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Workouts get weightier for 'new' Bills

You can't win football games in March but apparently, under Dick Jauron, that's when the Buffalo Bills began losing them.

From what the players are saying, offseason workouts under Jauron were akin to pulling up a stool in a sports bar. Twelve televisions adorned the walls in the fieldhouse training facility. Individuals were entrusted to perform their lifting and stretching but there was no real sense of accountability, no singleness of purpose. Some of the injuries that ravaged the Bills last season might be blamed on bad luck, but the extent of the decimation suggests a deficiency in offseason preparation.

New coach Chan Gailey drew the same conclusion. That's why he's brought in not one but two strength and conditioning coaches with whom he's familiar -- John Gamble from the Miami Dolphins and Eric Ciano from Georgia Tech. Gamble oversees the brutes, Ciano the water bugs. And why not? Do Olympic sprinters approach their workouts the same way as the wrestlers?

"We get so specific everywhere else except for in the weight room," guard Eric Wood said Tuesday. "If this works out and we win a bunch of ballgames this year everyone will do it. If not, they'll be calling us idiots. [But] the players like it and it gives you more specific workouts."

"There are different philosophies out there," Gailey said. "The biggest thing is for everybody to be on the same page. That's where we are. We're all on the same page. We understand exactly what we're trying to accomplish and having both those guys being able to specialize in an area, I think has been a real plus for us."

Gailey has wasted no time changing the team's culture of physical preparation. Players returned this week to find the weight room overhauled. Gone are the creature comforts that promoted distraction and undermined focus.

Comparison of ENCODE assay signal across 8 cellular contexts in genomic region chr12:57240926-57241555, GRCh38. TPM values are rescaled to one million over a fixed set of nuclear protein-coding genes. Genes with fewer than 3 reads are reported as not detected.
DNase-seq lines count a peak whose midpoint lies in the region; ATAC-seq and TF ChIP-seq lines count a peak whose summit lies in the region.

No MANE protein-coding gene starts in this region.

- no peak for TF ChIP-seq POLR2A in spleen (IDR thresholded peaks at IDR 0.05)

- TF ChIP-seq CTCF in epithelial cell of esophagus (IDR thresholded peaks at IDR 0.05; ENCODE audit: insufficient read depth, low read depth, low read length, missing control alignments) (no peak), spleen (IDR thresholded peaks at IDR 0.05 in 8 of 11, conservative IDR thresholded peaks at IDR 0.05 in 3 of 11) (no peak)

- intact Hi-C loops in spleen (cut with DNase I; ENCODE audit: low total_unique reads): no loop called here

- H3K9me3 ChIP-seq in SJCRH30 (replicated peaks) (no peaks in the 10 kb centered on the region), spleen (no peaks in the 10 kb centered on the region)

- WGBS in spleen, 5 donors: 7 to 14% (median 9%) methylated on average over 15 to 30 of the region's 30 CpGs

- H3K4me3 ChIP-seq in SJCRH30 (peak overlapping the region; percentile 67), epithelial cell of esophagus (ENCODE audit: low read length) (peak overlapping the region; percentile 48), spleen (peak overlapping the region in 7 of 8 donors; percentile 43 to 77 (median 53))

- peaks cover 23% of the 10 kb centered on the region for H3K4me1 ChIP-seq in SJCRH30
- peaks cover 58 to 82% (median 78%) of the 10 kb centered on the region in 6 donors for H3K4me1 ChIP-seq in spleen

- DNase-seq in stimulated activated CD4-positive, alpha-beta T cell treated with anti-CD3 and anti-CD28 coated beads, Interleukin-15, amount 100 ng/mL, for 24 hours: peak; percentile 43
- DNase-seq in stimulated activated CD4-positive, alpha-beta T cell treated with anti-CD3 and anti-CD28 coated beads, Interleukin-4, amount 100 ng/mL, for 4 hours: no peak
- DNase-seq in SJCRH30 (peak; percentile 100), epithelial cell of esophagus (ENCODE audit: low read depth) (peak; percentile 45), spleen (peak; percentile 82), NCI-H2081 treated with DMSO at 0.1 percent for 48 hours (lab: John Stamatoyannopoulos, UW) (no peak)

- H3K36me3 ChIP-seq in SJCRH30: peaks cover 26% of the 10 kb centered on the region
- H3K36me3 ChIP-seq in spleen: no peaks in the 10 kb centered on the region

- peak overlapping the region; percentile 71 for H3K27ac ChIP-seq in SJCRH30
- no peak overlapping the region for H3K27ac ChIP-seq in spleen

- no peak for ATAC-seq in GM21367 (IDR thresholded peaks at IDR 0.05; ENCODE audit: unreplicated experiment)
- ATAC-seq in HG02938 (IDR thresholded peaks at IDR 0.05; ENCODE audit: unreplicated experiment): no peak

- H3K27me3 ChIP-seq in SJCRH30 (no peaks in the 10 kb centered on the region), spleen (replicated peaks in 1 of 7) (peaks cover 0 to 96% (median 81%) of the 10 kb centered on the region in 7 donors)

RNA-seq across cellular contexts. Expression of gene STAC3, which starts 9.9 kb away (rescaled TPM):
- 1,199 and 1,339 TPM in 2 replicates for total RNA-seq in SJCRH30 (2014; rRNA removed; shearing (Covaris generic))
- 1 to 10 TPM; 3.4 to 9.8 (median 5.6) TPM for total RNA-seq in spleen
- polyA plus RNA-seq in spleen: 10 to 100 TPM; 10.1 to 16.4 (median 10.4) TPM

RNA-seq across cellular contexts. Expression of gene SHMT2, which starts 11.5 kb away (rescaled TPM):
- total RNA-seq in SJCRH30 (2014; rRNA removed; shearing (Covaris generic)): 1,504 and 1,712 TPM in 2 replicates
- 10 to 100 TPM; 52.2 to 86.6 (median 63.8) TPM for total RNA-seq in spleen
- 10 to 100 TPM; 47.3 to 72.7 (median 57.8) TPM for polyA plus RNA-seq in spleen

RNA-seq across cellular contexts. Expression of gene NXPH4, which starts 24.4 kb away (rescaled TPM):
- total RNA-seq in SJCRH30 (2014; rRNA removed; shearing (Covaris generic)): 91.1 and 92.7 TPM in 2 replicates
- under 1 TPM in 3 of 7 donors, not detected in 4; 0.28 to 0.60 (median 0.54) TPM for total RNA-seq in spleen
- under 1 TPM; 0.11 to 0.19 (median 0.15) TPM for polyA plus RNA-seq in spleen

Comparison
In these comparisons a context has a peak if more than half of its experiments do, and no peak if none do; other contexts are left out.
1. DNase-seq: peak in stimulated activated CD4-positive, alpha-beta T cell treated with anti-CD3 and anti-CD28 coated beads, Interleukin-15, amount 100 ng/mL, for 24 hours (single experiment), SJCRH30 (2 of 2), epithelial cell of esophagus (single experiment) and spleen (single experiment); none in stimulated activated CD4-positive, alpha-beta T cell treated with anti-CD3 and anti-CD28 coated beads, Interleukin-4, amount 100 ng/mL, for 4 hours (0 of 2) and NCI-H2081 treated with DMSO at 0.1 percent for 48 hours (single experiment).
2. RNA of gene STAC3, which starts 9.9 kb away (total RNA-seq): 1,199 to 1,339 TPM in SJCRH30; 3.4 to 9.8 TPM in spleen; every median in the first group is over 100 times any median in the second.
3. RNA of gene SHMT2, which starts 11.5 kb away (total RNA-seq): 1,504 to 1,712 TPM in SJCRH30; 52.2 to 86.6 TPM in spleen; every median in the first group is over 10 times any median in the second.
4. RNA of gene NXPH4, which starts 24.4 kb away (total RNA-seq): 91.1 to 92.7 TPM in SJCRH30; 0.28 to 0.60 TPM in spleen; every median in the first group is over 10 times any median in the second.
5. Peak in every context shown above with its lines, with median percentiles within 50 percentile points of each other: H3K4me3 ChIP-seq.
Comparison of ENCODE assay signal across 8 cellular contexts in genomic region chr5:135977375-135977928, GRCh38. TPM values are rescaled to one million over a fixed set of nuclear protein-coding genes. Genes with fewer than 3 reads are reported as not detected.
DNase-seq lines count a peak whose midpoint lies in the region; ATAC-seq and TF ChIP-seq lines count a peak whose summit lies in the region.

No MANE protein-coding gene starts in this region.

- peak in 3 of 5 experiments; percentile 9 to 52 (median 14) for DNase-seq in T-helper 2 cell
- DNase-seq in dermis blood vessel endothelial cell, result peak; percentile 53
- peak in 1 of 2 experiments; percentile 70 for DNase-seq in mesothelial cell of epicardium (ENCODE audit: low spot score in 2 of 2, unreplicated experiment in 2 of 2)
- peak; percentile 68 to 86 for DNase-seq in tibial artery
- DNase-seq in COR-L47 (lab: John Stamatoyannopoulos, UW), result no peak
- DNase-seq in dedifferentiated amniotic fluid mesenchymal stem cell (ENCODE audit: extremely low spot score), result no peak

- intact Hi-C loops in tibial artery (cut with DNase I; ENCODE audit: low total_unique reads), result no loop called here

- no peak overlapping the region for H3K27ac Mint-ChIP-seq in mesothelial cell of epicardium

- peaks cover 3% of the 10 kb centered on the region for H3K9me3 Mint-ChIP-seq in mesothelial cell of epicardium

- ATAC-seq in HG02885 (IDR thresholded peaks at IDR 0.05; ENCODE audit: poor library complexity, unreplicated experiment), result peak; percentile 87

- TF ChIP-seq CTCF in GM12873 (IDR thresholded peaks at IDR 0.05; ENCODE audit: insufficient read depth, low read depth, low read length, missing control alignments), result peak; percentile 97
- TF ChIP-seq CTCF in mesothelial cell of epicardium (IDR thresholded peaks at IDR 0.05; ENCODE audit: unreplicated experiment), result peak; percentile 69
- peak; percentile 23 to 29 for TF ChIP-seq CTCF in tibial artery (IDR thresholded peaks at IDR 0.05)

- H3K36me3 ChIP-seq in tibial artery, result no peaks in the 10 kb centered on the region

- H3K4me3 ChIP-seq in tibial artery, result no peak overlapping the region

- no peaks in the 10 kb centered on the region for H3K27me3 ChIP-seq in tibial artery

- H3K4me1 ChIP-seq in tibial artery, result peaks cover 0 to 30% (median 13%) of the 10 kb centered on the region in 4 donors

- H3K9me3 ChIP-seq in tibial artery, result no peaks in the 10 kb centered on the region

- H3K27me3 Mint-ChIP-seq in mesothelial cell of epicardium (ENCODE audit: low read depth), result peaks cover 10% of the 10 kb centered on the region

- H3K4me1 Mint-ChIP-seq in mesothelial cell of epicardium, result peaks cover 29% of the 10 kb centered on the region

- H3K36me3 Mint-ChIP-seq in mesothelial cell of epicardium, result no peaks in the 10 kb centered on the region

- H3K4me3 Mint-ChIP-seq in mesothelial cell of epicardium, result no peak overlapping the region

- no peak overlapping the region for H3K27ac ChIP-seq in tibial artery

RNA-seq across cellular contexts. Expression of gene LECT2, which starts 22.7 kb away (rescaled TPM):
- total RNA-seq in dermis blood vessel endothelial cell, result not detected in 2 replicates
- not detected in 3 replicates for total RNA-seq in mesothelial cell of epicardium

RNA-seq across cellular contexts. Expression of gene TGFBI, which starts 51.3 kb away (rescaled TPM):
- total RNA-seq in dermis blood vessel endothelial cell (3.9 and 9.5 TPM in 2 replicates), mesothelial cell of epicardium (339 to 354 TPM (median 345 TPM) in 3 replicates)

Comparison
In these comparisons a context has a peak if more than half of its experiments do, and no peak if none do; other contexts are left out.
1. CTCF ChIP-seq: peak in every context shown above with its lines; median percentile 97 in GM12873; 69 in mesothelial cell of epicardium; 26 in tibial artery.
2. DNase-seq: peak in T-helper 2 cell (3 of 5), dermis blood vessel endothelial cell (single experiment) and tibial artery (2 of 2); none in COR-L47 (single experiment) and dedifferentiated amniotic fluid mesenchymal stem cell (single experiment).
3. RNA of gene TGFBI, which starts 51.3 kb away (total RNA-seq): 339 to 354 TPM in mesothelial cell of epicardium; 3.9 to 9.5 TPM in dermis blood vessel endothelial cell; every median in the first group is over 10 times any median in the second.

"No TVs, and that was one of the things he said to us yesterday. He kind of felt like it was a spa in there," said running back Fred Jackson. "He wants us to go in there and work out . . . and I think that a lot of guys are buying into that."

"We've got a pretty advanced weight room in there now," Wood said. "A lot more free weights. There's different stuff that works and this is the approach they're taking and hopefully we'll run into a string of better luck as far as injuries goes. I don't see how we can't."

Speaking of dead weight, has anyone seen Marshawn Lynch? (OK, anyone excluding law enforcement types). Granted, these workouts are voluntary, so to speak. Aaron Schobel's not here either as he continues to ponder whether his heart's still in the game (Tell him, Marv. If you're pondering retirement you're already retired). But Lynch? Is he resting on the laurels of last year's 450-yard campaign? Finishing up degree work at Cal? Throwing darts at Jackson's image? Nobody seems to know.

"You want everybody in the boat," Gailey said. "That's the bottom line in this business. If you get everybody together and headed in the same direction you give yourself a much better chance to win."

Hmmm. So do you think they'll trade Lynch or just release him? The revamped weight room is a nice touch. But if the new coach wants to send a message, get everybody into the boat, does he have to cut ties with the stragglers?

"I think what we've tried to do is create a work atmosphere," Gailey said. "We want to make sure that we understand that when we walk into this facility it's all work. We've got something to accomplish. We have not been where we've needed to be in the last few years and we've got to get back there. And I only know one way to accomplish that and that's through hard work."

Showing up helps, too.


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